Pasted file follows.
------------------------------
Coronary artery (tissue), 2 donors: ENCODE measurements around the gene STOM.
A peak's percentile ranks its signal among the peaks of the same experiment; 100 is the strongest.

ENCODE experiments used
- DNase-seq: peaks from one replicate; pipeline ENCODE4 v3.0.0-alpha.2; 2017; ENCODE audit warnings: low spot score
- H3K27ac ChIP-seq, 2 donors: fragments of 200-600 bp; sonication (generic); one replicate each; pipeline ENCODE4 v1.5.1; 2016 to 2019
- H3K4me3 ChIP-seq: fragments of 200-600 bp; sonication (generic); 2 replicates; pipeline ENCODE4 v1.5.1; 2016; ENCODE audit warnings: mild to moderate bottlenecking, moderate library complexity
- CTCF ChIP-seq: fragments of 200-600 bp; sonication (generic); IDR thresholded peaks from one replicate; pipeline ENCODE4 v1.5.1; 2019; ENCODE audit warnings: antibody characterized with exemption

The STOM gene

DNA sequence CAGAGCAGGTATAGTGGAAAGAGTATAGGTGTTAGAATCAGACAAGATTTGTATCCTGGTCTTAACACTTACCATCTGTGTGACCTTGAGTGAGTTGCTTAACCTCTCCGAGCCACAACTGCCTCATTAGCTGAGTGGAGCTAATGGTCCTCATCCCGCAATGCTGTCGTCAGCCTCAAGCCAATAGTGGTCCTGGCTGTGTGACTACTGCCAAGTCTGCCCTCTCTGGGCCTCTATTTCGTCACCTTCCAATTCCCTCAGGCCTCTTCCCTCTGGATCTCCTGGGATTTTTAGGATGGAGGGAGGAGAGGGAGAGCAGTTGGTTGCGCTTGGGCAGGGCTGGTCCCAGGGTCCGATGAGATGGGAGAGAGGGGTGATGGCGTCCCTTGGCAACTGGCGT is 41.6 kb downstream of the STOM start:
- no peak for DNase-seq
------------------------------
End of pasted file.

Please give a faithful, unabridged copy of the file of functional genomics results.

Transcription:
Coronary artery (tissue), 2 donors: ENCODE measurements around the gene STOM.
A peak's percentile ranks its signal among the peaks of the same experiment; 100 is the strongest.

ENCODE experiments used
- DNase-seq: peaks from one replicate; pipeline ENCODE4 v3.0.0-alpha.2; 2017; ENCODE audit warnings: low spot score
- H3K27ac ChIP-seq, 2 donors: fragments of 200-600 bp; sonication (generic); one replicate each; pipeline ENCODE4 v1.5.1; 2016 to 2019
- H3K4me3 ChIP-seq: fragments of 200-600 bp; sonication (generic); 2 replicates; pipeline ENCODE4 v1.5.1; 2016; ENCODE audit warnings: mild to moderate bottlenecking, moderate library complexity
- CTCF ChIP-seq: fragments of 200-600 bp; sonication (generic); IDR thresholded peaks from one replicate; pipeline ENCODE4 v1.5.1; 2019; ENCODE audit warnings: antibody characterized with exemption

The STOM gene

DNA sequence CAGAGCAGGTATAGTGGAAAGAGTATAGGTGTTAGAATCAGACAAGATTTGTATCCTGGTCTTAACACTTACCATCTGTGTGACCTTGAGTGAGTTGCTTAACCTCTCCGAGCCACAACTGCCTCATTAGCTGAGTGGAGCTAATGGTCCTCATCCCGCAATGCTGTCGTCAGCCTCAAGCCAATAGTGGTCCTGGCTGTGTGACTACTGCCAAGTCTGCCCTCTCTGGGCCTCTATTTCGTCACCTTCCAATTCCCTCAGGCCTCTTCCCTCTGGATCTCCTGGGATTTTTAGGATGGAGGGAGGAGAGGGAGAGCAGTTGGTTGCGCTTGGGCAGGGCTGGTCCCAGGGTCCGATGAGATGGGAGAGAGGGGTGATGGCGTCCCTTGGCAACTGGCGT is 41.6 kb downstream of the STOM start:
- no peak for DNase-seq